Lee Iacocca, ‘Father of the Mustang,’ Dies at 94

The son of Italian immigrants ascended to the presidency of Ford Motor Co. Over his 48-year automotive career he delivered more than 600 speeches, co-authored three best-selling books and appeared in multiple TV commercials.

David C. Smith, Correspondent

July 3, 2019

7 Min Read
Iacocca & K Car
Lee Iacocca promoting Chrysler K-car.

Editor’s Note: Dave Smith has covered Lee Iacocca’s career since 1966 and most recently interviewed him in 2006.

Lee Iacocca, arguably the most famous American industrialist of the last half of the 20th century, died Tuesday in Los Angeles after a long illness. He was 94.

Iacocca will be remembered for bringing Ford’s sporty Mustang to market and for saving Chrysler Corp. from bankruptcy.

The son of Italian immigrants, he joined Ford in 1946 in his hometown of Allenton, PA, and by 1970 had climbed to president.

On July 13, 1978, he was summarily fired by Chairman Henry Ford II. No plausible reason was given. “Sometimes you just don’t like somebody,” said HF II, which seems puzzling since he had moved Iacocca quickly up the executive ranks.

Ford watchers suggested the chairman feared Iacocca had gained too much power, surely not acceptable in the family-controlled company.

Others speculate HF II was fed up with the wave of adverse publicity Ford endured related to deadly rear-end crashes of the subcompact Pinto, which was known internally as “Lee’s Car.” Only a month before Iacocca got his walking papers, Ford recalled 1.5 million 1971-’76 Pintos and 30,000 sister Mercury Bobcats to fix the problem.

Iacocca soon went on to head Chrysler, where he famously engineered a government bailout to save the No.3 U.S. automaker in 1979. But he never forgave HF II for humiliating him by shuffling him off to a dingy office in an old Detroit warehouse on the day he was given the boot.

On a personal note, the late Jim Jones, Newsweek’s Detroit bureau chief, and I showed up early the next morning, after he was fired, at his Bloomfield Hills, MI, home. We both had interviewed him countless times and had a good relationship with him so we hoped to get a scoop.

Dave Smith Lee Iacocca 1970s.jpg

Dave Smith Lee Iacocca 1970s

We were met by a stone-faced guard who ordered us off the property. Undeterred, we gave him our cards and asked that he deliver them to Lee. The guard came back a few minutes later. On the back Lee had scribbled “Not today, boys.”

Iacocca was not your typical tycoon. A connoisseur of fine cigars, he loved the limelight, jousting with reporters and offering his opinions on all manner of subjects. During one lengthy Wards interview he abruptly attacked “Those goddam kids who throw beer cans on my lawn.”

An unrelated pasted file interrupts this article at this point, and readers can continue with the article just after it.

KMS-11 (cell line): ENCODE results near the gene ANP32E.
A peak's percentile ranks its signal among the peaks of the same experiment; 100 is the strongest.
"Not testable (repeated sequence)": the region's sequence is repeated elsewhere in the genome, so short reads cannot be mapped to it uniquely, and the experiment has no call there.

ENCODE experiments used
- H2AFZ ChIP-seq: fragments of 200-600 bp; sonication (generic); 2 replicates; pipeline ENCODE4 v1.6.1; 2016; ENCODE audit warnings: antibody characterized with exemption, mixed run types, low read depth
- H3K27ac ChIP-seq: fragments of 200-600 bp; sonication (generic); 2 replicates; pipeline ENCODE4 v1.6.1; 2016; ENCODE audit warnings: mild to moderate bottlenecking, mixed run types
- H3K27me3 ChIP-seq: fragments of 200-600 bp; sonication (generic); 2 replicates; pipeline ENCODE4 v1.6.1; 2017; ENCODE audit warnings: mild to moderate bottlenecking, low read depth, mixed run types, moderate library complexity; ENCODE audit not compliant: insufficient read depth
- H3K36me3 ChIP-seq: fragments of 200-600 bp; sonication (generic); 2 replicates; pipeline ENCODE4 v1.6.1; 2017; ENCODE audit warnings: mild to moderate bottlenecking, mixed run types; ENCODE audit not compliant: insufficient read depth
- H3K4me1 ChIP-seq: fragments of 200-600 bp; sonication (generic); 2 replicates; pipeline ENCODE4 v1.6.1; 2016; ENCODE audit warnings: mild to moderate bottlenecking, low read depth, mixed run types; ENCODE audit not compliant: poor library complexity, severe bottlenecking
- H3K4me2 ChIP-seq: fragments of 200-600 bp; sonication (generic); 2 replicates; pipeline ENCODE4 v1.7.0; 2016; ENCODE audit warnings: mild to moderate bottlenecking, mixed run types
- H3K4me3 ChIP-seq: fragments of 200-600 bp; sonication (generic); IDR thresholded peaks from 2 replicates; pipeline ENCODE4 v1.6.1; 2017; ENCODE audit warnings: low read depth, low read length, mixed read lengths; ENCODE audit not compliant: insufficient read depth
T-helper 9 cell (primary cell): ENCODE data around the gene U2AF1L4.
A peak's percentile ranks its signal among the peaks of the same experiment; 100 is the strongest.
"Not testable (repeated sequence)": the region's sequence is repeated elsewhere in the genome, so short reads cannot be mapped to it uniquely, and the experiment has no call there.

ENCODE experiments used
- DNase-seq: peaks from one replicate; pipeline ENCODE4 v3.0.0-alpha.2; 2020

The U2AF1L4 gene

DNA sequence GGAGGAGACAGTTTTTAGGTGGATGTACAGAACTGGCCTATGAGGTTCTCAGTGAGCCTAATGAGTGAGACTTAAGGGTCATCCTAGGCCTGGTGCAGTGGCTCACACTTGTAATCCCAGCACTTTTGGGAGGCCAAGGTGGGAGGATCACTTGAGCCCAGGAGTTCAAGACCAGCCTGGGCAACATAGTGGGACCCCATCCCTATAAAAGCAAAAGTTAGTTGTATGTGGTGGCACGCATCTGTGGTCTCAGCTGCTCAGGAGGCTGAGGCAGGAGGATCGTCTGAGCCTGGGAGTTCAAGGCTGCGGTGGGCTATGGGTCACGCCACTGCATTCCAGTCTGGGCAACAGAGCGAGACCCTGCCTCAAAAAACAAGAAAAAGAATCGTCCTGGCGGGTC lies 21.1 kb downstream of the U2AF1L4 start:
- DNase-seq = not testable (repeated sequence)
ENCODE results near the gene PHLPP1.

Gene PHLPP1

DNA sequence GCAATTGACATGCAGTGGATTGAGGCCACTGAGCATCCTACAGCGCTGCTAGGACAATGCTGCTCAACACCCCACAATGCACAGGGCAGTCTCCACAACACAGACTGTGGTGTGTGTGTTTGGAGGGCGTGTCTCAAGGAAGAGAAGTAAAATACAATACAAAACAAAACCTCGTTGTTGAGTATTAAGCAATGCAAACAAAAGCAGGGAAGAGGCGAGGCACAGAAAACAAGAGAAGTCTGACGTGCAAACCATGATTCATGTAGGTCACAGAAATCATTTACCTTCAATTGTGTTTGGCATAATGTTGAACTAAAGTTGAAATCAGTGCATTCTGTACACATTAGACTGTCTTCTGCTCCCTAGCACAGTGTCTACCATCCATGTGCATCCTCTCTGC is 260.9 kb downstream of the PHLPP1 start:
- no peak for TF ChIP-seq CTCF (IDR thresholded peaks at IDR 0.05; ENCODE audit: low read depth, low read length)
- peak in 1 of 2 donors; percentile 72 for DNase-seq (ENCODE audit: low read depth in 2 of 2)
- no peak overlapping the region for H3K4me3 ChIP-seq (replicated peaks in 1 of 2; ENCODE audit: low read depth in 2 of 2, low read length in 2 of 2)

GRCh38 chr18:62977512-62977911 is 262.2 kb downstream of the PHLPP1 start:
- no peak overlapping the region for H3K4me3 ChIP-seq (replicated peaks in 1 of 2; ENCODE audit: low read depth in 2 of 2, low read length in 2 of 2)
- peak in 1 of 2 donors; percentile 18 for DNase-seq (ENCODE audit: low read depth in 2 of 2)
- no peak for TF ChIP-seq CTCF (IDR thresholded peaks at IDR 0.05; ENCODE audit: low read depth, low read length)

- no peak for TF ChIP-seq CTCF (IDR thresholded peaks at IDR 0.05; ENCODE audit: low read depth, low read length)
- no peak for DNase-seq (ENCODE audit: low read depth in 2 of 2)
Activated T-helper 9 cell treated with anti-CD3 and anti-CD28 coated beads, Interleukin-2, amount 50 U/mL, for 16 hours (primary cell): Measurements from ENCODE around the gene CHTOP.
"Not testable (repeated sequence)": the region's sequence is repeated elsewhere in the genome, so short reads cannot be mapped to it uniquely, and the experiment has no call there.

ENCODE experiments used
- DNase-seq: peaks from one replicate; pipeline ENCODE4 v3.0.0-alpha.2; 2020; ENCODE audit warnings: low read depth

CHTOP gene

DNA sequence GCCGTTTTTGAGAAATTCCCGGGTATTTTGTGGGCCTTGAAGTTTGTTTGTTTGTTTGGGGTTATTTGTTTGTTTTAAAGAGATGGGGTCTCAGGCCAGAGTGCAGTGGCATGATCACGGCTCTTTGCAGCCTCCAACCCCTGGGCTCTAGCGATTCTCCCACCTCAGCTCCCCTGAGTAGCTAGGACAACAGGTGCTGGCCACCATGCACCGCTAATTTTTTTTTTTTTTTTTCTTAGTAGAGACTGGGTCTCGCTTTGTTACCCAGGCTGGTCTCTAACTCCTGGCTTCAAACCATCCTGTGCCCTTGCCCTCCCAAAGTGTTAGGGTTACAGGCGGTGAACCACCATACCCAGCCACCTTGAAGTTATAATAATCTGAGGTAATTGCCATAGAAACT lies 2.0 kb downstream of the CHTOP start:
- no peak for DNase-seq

Iacocca liked his perks, too, such as his Gulfstream jet with gold fixtures and his traveling entourage catering to his every need. Playfully dubbed “The Prince” by Ford insiders, he spent his later years ensconced in a Tuscan-style gated mansion in the Bel Air section of Los Angeles with ceilings high enough to play basketball.

Although he received a master’s degree in engineering on a fellowship at Princeton after graduating from Lehigh, he soon emerged as a marketing guru at Ford, in part by expertly marketing himself.

Over his 48-year automotive career he delivered more than 600 speeches, co-authored three best-selling books, and appeared in TV commercials, including one memorable spot at Chrysler in which he boldly challenged ordinary Americans to buy his compact K-car: “If you can find a better car, buy it.” The K-car proved to be successful.

Fiat Chrysler US issued a statement saying Iacocca played a profound and tireless role on the national stage as a business statesman and philanthropist.

“Lee gave us a mindset that still drives us today – one that is characterized by hard work, dedication and grit. We are committed to ensuring that Chrysler, now FCA, is such a company, an example of commitment and respect, known for excellence as well as for its contribution to society. His legacy is the resiliency and unshakeable faith in the future that live on in the men and women of FCA who strive every day to live up to the high standards he set.”

Iacocca enjoyed his reputation as a straight talker and he struck an uncanny chord with everyday folks, sensing what was likely to sell on Main Street, and appealing to the American psyche.